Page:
• mhealthai

GO LOCAL, GO SEASONAL!

"Bhaiya ek broccoli, zucchini and Chinese cabbage dena", (Brother, give me a broccoli, zucchini and Chinese cabbage) said Seema Aunty while shopping in one of the posh areas in Delhi. She had recently consulted a “Nutrition influencer” referred to her by one of her friends (Anupama) from a kitty party she had attended a few days ago. Anupama had been following a very strict, calorie deficit diet since the past few months and had been consuming only “Exotic foods” like red cabbage, parsley, celery, kale, etc and had lost a lot of weight but ended up getting extreme acidity and bloating which according to her is manageable by taking antacids, as far as her weight is off and she looks good (as per her) in what she wears.

She refers all her friends to this influencer and they also follow similar diets. Now, there is nothing wrong with these foods, not at all. But have you ever heard of the diverse culture India has? The foods we Indians have to offer and that there is almost always a solution to your acidity and bloating and no it’s not the anta acids. Its ajwain and jeere ka pani (cumin plus carom seed water). Here is a list of some Indian foods equivalent to your western ones (Approximations): (Western-Indian) Lettuce - Spinach Prunes - Dried figs (Anjeer) Cous cous - Broken wheat Zucchini - Bottle gourd Broccoli - Cauliflower Acai beeries - Amla Japanese Matcha - Indian Moringa Quinoa - Amaranth Olive oil - Local, regional oils Chinese Ginseng - Ashwagandha Kale - Beet greens Indian foods are so diverse, from idly in the south to parathas in the north.


Each and every food we eat is so well thought out by our ancesters and it makes a lot of sense if you think about it. In fact, the normal dal chawal or sambhar rice itself makes a complete protein. It’s magical when you eat a wholly Indian based diet. Your body will never suffer from having a glass of ‘chanch’ (Buttermilk) but a glass of ‘celery juice’ might not do any justice to your hunger or your gut.


The beauty about nature is that there are fruits and vegetables as per the season. There are different foods used in different ways as per the region you live in. For example, the pickles you ferment are different in different regions. Gajar ka achar (carrot pickle) is generally found in the north and gongura pickle is enjoyed as a delicacy in Andhra Pradesh. Also, you will find people eating dill leaves or shepu in the south for lactation whereas its gondh or edible gum in the north. There are so many foods like these, the list is endless.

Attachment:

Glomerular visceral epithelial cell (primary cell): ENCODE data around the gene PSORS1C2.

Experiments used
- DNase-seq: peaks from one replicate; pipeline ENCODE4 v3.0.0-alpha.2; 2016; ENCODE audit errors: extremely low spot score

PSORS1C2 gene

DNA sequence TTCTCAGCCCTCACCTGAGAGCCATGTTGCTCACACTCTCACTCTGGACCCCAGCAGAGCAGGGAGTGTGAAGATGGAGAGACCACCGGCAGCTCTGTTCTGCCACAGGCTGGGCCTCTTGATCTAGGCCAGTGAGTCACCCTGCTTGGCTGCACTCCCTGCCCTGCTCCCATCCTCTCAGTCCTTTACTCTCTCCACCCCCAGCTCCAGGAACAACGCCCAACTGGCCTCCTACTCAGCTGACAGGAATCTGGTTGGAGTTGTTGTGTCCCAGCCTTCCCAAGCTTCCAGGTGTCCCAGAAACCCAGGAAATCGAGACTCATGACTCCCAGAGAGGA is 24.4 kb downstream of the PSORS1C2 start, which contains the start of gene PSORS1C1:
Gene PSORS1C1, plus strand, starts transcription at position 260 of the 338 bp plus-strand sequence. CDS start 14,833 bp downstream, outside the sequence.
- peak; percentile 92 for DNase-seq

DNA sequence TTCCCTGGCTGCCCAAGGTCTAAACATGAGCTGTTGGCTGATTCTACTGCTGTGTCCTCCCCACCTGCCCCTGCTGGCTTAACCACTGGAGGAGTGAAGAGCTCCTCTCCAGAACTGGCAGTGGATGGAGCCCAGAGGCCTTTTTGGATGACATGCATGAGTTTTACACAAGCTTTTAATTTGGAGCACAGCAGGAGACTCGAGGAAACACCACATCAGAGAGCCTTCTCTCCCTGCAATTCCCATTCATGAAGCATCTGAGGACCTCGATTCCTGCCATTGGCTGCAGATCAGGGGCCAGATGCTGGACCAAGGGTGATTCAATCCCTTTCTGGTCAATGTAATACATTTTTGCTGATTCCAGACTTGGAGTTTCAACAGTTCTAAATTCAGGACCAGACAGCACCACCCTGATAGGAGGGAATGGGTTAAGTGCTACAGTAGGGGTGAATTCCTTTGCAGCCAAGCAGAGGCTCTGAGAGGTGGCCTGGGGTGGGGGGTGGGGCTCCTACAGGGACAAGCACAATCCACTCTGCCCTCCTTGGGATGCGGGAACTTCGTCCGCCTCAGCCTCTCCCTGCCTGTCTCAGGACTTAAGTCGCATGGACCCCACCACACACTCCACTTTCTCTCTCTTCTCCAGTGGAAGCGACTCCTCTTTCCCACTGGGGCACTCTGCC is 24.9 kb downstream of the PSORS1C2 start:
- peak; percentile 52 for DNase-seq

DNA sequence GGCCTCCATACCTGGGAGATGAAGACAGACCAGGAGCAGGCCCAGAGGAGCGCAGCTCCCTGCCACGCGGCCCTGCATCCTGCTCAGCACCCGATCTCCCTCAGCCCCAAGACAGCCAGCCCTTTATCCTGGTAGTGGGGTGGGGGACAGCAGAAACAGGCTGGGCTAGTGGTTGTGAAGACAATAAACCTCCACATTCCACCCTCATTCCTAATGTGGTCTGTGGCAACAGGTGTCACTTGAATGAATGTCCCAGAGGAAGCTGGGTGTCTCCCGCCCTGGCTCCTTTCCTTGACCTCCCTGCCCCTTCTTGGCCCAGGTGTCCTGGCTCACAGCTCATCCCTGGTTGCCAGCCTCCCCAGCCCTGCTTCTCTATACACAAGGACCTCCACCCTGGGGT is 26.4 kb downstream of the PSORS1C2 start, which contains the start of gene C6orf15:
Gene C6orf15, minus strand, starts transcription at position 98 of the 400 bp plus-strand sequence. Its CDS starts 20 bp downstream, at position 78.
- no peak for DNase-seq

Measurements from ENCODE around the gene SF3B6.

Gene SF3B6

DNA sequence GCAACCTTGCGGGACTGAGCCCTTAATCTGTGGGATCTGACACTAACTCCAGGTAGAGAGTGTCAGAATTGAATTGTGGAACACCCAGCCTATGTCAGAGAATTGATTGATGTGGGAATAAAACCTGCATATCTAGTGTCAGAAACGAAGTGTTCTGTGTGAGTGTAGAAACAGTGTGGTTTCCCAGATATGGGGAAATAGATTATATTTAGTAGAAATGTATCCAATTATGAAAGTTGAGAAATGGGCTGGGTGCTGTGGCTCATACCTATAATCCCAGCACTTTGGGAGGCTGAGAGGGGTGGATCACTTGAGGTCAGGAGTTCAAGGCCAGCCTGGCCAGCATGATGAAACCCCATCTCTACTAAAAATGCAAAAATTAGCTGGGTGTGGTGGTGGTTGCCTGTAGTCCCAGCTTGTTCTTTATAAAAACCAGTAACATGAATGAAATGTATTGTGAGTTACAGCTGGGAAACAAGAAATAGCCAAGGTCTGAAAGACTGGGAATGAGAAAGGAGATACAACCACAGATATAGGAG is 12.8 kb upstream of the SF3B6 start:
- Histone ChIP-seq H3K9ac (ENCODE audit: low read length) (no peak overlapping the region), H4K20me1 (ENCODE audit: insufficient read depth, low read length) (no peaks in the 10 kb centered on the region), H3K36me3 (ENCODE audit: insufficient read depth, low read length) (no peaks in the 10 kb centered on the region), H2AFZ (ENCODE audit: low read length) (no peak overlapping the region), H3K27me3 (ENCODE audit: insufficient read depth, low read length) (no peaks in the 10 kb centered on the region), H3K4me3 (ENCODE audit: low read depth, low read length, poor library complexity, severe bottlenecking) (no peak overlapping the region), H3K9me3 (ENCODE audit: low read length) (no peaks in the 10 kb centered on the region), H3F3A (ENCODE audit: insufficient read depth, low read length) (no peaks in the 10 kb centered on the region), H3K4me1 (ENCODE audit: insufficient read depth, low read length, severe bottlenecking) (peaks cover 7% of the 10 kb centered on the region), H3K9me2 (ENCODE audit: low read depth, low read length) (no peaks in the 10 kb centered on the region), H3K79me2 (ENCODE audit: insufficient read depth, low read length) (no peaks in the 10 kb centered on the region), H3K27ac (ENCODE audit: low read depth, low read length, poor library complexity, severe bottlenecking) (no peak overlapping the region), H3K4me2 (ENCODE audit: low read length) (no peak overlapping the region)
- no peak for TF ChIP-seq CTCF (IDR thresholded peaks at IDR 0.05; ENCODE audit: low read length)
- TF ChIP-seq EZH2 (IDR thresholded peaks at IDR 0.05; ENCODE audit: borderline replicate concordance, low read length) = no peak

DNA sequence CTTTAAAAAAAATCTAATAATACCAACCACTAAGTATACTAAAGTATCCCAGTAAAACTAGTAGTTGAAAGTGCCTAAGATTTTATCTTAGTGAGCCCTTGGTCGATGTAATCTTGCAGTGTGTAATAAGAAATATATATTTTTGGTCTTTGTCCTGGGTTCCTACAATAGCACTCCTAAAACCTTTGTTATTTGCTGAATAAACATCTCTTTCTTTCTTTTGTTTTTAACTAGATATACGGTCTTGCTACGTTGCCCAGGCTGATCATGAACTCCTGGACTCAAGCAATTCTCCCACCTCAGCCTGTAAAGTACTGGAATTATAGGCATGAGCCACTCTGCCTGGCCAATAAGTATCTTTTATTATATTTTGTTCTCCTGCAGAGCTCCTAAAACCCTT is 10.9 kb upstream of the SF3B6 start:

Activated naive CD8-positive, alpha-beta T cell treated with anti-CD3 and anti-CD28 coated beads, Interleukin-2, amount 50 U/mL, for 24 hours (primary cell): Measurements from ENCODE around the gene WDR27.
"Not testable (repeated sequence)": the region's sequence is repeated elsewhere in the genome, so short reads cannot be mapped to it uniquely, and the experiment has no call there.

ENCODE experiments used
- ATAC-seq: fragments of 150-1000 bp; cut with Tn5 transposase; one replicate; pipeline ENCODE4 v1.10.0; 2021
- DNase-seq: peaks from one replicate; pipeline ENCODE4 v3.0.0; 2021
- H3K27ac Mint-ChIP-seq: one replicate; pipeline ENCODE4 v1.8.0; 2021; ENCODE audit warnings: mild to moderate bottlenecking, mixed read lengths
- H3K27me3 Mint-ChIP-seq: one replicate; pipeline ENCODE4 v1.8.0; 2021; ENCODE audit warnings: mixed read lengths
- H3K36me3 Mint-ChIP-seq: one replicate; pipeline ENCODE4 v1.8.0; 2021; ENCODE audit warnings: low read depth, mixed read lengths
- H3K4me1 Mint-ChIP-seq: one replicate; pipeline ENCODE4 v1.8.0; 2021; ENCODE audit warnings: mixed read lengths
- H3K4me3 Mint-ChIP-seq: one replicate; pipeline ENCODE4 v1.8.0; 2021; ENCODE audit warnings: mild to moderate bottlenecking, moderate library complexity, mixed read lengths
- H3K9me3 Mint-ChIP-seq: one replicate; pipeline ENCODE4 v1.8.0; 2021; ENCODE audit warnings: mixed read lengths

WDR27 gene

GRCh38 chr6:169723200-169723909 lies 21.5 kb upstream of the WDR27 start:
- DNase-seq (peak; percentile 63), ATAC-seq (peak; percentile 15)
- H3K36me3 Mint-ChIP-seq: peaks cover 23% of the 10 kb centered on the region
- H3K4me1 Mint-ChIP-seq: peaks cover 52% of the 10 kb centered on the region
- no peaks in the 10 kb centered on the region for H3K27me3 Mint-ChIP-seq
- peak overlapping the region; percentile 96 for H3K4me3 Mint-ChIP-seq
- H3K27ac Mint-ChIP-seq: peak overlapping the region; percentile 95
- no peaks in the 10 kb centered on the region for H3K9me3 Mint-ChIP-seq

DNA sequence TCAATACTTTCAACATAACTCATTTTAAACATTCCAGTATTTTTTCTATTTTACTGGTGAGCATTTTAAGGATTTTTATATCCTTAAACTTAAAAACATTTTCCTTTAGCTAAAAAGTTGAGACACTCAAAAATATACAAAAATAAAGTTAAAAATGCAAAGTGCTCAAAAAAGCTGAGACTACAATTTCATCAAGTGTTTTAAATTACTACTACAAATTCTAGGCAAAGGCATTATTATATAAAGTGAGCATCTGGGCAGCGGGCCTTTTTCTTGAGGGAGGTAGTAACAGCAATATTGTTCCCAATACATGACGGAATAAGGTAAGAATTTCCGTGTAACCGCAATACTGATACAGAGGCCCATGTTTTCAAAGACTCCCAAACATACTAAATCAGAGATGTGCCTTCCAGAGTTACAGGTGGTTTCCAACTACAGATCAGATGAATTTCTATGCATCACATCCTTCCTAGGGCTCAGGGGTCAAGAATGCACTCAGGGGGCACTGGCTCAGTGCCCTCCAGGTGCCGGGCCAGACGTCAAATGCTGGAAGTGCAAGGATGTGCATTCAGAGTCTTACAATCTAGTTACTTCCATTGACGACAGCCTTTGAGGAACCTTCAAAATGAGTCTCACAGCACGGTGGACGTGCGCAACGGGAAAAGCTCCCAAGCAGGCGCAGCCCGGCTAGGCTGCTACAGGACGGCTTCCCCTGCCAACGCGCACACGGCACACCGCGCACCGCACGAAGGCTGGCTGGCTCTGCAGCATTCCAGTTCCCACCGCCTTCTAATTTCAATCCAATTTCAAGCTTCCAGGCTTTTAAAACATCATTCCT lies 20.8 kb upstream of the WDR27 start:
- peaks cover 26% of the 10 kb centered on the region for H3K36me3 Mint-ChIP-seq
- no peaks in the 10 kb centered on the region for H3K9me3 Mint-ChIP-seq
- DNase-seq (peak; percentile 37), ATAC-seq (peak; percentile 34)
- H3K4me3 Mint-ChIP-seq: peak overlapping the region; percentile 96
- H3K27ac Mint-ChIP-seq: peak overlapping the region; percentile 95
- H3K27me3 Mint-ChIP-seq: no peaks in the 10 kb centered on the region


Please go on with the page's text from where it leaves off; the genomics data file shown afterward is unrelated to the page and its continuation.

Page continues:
Here are some seasonal fruits and vegetables: Spring: Jackfruit, straw berries, musk melon, coriander, spinach, etc Winter: Dates, pear, bottle gourd, pumpkin, drumsticks, etc Autumn: Guava, Pomegranate, radish, cauliflower, etc Summer: Peach, plum, figs, litchi, beetroot, peas, etc All season: Banana, Papaya, Apple, Pineapple, Cabbage, carrot, tomato, lemon, etc.

As per Ayurveda, your body digests food based on the season. Try eating an off season fruit like mango during winters and you will see the way your body reacts to it might not be very pleasant. So make sure, you eat as per the season. Also, it is of great importance to have food as per the region you live in. People in Bangalore will not be able to digest the amount of ghee and butter people in Amritsar can digest. Similarly, those in Amritsar will not be full with a plate of dosa or idly.

The way your body metabolises food is largely based on the environment around you, the place you live in. Hence, going local is the best gift you can give your body. Eat that cauliflower, cucumber or banana instead of eating zucchini or broccoli. Use oils like coconut, sunflower, etc instead of using olive oil or canola oil. Trust me, you do not need those “Exotic foods” to “Go on a diet”. Eat what’s around you; eat as per your environment and GO LOCAL! You will indeed be doing a huge favour to your body. I hope Seema aunty and Anupama read this too ;)




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